August, D., & Shanahan, T. (Eds.). (2006). Developing literacy in second- language learners: Report of the National Literacy Panel on Language-Minority Children and Youth. Mahwah, NJ: Erlbaum.

Beck, I., McKeown, M., & Kucan, L. (2002). Bringing words to life. New York, NY: Guilford.

Biemiller, A. (2010). Words worth teaching: Closing the vocabulary gap. Columbus, OH: McGraw-Hill SRA.

Carlo, M. S., August, D., McLaughlin, B., Snow, C., Dressler, C., Lippman, D. N....White, C. E. (2004). Closing the gap: Addressing the vocabulary needs of English language learners in bilingual and mainstream class- rooms. Reading Research Quarterly, 39, 188–216.

Common Sense Media. (2013). Zero to eight: Children's media use in America 2013. Washington, DC: Common Sense Media.

Cunningham, A. E., & Stanovich, K. E. (1997). Early reading acquisition and its relation to reading experience and ability 10 years later. Developmental Psychology, 33(6), 934–945.

Chall, J. S., & Dale, E. (1995). Readability revisited: The new Dale-Chall readability formula. Northampton, MA: Brookline Books.

Danielson, K., Wong, K. M., Neuman, S. B, & Flynn, R. (2017). Content analysis of vocabulary and pedagogical supports in educational media. Manuscript submitted for publication.

Gersten, R., & Baker, S. (2000). What we know about effective instructional practices for English-language learners. Exceptional Children, 66, 454–470.

Gersten, R., & Geva, E. (2003). Teaching reading to early language learners. Educational Leadership, 60, 44–49.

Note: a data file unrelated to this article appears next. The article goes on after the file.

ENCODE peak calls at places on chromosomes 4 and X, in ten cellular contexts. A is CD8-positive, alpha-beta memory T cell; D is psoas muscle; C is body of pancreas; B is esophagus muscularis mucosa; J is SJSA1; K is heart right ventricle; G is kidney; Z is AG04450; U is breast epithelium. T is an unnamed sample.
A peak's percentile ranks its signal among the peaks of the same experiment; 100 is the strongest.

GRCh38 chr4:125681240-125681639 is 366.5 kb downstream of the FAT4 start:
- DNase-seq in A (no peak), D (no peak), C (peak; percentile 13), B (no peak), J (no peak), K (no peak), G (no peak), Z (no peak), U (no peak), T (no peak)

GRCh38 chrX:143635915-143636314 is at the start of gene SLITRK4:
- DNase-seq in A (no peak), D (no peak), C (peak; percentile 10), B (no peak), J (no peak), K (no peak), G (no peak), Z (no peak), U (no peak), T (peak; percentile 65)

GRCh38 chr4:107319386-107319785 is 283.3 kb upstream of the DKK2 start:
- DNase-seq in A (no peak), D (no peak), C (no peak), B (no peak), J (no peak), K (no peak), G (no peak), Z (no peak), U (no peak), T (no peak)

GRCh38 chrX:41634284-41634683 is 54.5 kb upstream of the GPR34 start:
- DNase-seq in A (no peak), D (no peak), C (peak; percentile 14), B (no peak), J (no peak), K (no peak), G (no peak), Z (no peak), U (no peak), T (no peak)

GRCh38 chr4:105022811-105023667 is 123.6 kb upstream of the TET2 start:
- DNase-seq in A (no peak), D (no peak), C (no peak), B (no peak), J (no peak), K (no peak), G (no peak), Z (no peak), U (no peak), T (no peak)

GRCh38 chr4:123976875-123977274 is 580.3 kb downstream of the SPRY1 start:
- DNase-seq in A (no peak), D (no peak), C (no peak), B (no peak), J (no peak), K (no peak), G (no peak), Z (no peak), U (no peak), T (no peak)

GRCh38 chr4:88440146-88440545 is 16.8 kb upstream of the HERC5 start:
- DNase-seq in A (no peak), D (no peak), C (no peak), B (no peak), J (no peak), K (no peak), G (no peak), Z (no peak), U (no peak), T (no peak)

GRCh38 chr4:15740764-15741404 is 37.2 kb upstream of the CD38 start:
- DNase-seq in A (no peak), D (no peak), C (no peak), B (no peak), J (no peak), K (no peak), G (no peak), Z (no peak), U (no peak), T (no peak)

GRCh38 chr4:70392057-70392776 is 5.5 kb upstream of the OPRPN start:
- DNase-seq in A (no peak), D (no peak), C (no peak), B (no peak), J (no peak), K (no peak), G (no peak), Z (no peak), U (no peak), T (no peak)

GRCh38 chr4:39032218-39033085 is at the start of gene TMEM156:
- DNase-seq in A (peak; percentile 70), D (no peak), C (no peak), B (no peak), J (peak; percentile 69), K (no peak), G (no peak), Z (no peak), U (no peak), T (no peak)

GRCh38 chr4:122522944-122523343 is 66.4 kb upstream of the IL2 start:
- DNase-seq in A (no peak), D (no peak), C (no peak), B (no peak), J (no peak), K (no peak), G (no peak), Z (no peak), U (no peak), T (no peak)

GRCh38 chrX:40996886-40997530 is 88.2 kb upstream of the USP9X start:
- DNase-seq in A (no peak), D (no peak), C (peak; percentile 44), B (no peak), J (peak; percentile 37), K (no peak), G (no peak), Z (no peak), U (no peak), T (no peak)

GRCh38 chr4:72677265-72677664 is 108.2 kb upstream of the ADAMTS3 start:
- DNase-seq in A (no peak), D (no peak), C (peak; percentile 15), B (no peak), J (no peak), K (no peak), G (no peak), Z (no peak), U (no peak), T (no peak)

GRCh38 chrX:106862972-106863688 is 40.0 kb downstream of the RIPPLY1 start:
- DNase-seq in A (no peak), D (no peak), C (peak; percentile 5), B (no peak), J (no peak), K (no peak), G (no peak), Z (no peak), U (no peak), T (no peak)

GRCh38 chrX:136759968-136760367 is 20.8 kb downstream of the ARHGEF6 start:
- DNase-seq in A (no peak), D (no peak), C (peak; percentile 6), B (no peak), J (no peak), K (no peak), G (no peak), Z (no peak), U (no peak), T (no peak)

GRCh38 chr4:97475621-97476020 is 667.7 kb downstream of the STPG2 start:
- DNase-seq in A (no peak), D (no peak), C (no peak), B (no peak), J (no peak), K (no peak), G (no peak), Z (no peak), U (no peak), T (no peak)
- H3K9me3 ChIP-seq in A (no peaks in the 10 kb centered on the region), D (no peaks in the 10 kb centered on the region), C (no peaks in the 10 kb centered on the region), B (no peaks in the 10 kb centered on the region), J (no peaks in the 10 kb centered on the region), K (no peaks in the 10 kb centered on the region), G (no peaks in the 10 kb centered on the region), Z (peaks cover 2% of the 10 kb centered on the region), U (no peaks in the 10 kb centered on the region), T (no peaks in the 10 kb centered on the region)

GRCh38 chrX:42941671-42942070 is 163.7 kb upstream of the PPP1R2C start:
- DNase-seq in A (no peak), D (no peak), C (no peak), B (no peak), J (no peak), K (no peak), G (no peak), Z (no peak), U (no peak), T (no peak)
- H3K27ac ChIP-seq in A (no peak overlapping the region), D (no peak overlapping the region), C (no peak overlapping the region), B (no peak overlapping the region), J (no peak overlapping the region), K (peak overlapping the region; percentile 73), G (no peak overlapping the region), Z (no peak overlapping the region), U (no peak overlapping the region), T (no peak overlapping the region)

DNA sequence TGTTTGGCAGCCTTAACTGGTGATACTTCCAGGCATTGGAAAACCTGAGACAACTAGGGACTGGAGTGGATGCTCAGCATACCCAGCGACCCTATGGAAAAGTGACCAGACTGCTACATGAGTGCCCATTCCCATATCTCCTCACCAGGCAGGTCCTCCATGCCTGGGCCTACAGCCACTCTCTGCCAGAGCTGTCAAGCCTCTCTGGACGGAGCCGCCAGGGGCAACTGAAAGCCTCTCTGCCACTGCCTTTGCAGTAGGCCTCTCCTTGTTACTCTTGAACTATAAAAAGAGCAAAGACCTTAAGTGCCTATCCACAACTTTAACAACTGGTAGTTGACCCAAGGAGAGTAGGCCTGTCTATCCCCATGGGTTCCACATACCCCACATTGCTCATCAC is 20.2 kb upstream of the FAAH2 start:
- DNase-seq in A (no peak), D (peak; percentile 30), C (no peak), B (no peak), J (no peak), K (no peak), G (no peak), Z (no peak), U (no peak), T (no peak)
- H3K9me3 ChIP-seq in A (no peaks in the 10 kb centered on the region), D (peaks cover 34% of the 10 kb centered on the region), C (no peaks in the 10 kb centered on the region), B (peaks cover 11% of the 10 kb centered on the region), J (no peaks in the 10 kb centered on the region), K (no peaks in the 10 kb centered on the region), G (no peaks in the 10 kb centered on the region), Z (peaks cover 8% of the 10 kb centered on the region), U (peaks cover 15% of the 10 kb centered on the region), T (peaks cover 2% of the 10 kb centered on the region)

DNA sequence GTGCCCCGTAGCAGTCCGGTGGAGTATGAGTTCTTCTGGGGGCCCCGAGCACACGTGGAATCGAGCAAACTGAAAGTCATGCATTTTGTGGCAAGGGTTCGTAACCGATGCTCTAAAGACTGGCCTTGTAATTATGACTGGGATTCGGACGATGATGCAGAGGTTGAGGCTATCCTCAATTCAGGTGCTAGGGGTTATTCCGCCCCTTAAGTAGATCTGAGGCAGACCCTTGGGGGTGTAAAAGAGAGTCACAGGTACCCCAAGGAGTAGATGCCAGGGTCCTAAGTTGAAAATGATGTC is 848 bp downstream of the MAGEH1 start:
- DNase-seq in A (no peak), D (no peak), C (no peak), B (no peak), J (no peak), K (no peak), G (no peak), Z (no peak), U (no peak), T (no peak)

Guernsey, L., Levine, M. H., Chiong, C., & Stevens, M. (2012). Pioneering literacy in the digital wild west: Empowering parents and educators. New York, NY: Joan Ganz Cooney Center.

Mancilla-Martinez, J., & Lesaux, N. K. (2010). Predictors of reading comprehension for struggling readers: The case of Spanish speaking language minority learners. Journal of Educational Psychology, 102(3), 701–711.

Marulis, L. M., & Neuman, S. B. (2013). How vocabulary interventions affect young children at risk: A meta-analytic review. Journal of Research on Educational Effectiveness, 6, 223–262.

Moats, L. (2001). Overcoming the language gap. American Educator, 25, 4–9.

Neuman, S. B., & Dwyer, J. (2009). Missing in action: Vocabulary instruction in pre-K. The Reading Teacher, 62(5), 384–392.

Rideout, V. J. (2014). Learning at home: Families’ educational media use in America. New York, NY: The Joan Ganz Cooney Center.

Yesil-Dagli, U. (2011). Predicting ELL students’ beginning first grade English oral reading fluency from initial kindergarten vocabulary, letter naming, and phonological awareness skills. Early Childhood Research Quarterly, 26(1), 15–29.

Kevin M. Wong is a PhD candidate at New York University in literacy education. His research interests include second language vocabulary learning, educational media, and comparative education. His publications have appeared in The Asia-Pacific Education Researcher and Reconsidering Development, with forthcoming publications in Reading and Writing, English Language Teaching Journal and The International Journal of Bilingual Education and Bilingualism.